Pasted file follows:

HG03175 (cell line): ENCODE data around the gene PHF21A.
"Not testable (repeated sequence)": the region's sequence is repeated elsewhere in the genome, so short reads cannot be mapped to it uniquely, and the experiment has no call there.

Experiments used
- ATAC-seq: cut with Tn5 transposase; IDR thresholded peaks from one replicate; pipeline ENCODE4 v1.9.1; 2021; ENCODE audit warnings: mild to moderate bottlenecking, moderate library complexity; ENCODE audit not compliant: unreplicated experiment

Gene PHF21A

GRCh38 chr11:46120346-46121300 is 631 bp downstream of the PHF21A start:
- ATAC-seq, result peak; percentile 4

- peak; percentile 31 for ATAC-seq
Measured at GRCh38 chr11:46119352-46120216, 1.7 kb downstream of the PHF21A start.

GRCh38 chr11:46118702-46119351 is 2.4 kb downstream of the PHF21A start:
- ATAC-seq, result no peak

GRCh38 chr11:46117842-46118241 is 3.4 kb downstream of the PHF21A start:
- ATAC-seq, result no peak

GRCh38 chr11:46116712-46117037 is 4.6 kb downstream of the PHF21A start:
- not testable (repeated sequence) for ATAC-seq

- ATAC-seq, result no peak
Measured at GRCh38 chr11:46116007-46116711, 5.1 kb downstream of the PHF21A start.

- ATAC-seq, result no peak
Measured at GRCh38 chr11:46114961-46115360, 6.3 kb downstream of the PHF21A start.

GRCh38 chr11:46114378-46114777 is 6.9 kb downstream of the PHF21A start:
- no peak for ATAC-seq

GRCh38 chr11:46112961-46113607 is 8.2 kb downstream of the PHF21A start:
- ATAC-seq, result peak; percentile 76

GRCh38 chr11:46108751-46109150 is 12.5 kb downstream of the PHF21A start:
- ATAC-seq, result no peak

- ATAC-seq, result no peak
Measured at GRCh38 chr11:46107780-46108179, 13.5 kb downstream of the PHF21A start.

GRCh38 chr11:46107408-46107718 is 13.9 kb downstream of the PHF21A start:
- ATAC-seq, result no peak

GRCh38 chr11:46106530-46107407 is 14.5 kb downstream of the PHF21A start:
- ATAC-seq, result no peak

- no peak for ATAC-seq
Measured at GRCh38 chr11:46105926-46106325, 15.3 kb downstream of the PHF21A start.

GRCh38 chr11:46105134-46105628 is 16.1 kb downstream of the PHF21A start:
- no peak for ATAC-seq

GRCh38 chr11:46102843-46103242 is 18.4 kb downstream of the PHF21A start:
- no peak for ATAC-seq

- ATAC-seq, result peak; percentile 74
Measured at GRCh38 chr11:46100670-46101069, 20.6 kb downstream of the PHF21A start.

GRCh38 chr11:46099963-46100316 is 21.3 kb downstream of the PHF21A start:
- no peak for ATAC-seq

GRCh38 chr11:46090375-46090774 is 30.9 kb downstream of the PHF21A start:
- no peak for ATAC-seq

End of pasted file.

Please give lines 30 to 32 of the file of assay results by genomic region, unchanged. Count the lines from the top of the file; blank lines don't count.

GRCh38 chr11:46106530-46107407 is 14.5 kb downstream of the PHF21A start:
- ATAC-seq, result no peak

- no peak for ATAC-seq